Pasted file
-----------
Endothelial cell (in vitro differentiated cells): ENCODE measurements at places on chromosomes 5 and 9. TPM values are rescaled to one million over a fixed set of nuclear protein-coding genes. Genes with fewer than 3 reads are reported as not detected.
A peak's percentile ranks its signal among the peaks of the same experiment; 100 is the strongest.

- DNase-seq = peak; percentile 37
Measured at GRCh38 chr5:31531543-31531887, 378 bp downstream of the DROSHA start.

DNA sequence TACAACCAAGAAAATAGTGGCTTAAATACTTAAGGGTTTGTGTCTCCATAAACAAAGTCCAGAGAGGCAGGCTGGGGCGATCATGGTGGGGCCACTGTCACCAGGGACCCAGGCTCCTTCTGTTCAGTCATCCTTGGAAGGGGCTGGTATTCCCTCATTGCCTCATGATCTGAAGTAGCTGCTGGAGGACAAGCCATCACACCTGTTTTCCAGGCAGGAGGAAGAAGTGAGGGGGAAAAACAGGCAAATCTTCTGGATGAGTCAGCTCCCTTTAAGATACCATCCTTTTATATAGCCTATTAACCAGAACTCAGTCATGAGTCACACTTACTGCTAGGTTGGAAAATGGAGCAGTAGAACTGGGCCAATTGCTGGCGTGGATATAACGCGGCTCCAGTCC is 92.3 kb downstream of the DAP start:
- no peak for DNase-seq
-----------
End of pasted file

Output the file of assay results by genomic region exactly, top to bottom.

Endothelial cell (in vitro differentiated cells): ENCODE measurements at places on chromosomes 5 and 9. TPM values are rescaled to one million over a fixed set of nuclear protein-coding genes. Genes with fewer than 3 reads are reported as not detected.
A peak's percentile ranks its signal among the peaks of the same experiment; 100 is the strongest.

- DNase-seq = peak; percentile 37
Measured at GRCh38 chr5:31531543-31531887, 378 bp downstream of the DROSHA start.

DNA sequence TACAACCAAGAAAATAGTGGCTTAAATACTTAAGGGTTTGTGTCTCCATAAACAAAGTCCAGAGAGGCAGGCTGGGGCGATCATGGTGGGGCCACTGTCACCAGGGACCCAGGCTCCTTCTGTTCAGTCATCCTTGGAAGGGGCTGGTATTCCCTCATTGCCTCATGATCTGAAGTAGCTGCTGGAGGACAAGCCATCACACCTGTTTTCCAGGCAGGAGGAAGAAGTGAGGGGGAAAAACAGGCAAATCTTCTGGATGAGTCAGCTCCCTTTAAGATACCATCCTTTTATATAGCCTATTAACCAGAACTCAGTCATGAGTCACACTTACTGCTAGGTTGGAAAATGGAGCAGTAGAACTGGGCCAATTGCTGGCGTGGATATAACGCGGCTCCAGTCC is 92.3 kb downstream of the DAP start:
- no peak for DNase-seq